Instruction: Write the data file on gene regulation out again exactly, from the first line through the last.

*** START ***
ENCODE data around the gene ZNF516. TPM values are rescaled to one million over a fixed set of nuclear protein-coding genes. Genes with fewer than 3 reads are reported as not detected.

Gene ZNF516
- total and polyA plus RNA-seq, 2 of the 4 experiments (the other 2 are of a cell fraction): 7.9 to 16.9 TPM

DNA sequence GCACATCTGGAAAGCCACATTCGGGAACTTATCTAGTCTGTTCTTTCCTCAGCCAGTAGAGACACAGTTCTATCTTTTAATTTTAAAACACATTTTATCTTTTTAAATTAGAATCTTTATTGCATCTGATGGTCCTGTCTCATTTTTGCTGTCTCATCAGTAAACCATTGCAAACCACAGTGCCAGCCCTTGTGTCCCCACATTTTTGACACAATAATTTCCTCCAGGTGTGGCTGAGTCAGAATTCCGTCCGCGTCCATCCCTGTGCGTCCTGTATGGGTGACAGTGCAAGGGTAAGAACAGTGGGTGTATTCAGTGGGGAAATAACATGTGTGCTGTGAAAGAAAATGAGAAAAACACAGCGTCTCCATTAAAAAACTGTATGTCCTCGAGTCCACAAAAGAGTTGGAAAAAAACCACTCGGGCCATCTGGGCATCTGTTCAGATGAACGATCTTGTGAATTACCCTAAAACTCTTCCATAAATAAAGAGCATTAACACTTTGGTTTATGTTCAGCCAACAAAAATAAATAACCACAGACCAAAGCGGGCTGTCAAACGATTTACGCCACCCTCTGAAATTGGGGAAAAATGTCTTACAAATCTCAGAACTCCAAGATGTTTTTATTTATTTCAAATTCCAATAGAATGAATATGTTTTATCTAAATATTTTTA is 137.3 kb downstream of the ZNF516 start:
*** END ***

ENCODE data around the gene ZNF516. TPM values are rescaled to one million over a fixed set of nuclear protein-coding genes. Genes with fewer than 3 reads are reported as not detected.

Gene ZNF516
- total and polyA plus RNA-seq, 2 of the 4 experiments (the other 2 are of a cell fraction): 7.9 to 16.9 TPM

DNA sequence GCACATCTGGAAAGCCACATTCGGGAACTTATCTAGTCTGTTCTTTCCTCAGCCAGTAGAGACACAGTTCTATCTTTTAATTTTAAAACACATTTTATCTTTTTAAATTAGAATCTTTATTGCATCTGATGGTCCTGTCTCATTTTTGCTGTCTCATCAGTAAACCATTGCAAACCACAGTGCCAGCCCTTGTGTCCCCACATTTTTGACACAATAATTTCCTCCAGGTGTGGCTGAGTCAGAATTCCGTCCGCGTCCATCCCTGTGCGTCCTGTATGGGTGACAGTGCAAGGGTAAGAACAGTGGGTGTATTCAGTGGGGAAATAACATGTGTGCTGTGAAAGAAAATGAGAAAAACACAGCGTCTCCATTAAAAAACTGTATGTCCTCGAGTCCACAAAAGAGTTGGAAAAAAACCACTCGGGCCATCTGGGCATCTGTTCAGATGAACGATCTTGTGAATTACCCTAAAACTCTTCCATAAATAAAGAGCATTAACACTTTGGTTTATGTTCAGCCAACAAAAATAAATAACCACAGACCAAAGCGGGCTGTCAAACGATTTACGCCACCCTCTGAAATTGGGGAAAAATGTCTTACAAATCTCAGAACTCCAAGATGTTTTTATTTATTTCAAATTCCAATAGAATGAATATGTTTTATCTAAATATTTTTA is 137.3 kb downstream of the ZNF516 start: